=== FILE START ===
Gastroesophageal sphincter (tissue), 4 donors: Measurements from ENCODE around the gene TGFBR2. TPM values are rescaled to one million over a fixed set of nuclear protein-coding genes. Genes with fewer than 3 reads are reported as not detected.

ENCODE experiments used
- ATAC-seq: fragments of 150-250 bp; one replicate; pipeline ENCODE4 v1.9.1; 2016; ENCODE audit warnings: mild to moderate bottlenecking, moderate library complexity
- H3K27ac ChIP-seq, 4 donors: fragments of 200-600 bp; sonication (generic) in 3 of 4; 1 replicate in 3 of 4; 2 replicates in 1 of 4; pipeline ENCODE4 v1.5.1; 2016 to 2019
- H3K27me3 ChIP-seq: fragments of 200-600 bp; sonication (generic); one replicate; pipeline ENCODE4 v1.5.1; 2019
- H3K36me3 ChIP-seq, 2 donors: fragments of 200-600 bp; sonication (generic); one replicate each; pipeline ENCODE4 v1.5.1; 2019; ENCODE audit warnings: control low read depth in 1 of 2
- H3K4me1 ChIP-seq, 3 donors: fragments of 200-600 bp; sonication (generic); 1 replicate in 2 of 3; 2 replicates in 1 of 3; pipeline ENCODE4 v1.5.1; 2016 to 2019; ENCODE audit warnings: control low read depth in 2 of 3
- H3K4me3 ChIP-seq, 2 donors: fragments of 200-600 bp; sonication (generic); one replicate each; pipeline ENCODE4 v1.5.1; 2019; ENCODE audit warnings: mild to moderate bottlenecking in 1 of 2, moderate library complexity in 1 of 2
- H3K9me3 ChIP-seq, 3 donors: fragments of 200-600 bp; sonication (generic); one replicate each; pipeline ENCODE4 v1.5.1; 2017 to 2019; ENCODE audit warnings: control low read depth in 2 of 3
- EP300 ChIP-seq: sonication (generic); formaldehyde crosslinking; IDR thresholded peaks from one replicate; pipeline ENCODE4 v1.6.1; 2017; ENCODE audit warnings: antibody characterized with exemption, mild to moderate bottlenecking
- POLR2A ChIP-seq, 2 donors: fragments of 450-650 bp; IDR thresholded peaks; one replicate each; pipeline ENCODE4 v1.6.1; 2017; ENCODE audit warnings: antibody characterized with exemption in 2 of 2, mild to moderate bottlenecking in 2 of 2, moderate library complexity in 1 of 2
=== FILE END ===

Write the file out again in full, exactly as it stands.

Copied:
Gastroesophageal sphincter (tissue), 4 donors: Measurements from ENCODE around the gene TGFBR2. TPM values are rescaled to one million over a fixed set of nuclear protein-coding genes. Genes with fewer than 3 reads are reported as not detected.

ENCODE experiments used
- ATAC-seq: fragments of 150-250 bp; one replicate; pipeline ENCODE4 v1.9.1; 2016; ENCODE audit warnings: mild to moderate bottlenecking, moderate library complexity
- H3K27ac ChIP-seq, 4 donors: fragments of 200-600 bp; sonication (generic) in 3 of 4; 1 replicate in 3 of 4; 2 replicates in 1 of 4; pipeline ENCODE4 v1.5.1; 2016 to 2019
- H3K27me3 ChIP-seq: fragments of 200-600 bp; sonication (generic); one replicate; pipeline ENCODE4 v1.5.1; 2019
- H3K36me3 ChIP-seq, 2 donors: fragments of 200-600 bp; sonication (generic); one replicate each; pipeline ENCODE4 v1.5.1; 2019; ENCODE audit warnings: control low read depth in 1 of 2
- H3K4me1 ChIP-seq, 3 donors: fragments of 200-600 bp; sonication (generic); 1 replicate in 2 of 3; 2 replicates in 1 of 3; pipeline ENCODE4 v1.5.1; 2016 to 2019; ENCODE audit warnings: control low read depth in 2 of 3
- H3K4me3 ChIP-seq, 2 donors: fragments of 200-600 bp; sonication (generic); one replicate each; pipeline ENCODE4 v1.5.1; 2019; ENCODE audit warnings: mild to moderate bottlenecking in 1 of 2, moderate library complexity in 1 of 2
- H3K9me3 ChIP-seq, 3 donors: fragments of 200-600 bp; sonication (generic); one replicate each; pipeline ENCODE4 v1.5.1; 2017 to 2019; ENCODE audit warnings: control low read depth in 2 of 3
- EP300 ChIP-seq: sonication (generic); formaldehyde crosslinking; IDR thresholded peaks from one replicate; pipeline ENCODE4 v1.6.1; 2017; ENCODE audit warnings: antibody characterized with exemption, mild to moderate bottlenecking
- POLR2A ChIP-seq, 2 donors: fragments of 450-650 bp; IDR thresholded peaks; one replicate each; pipeline ENCODE4 v1.6.1; 2017; ENCODE audit warnings: antibody characterized with exemption in 2 of 2, mild to moderate bottlenecking in 2 of 2, moderate library complexity in 1 of 2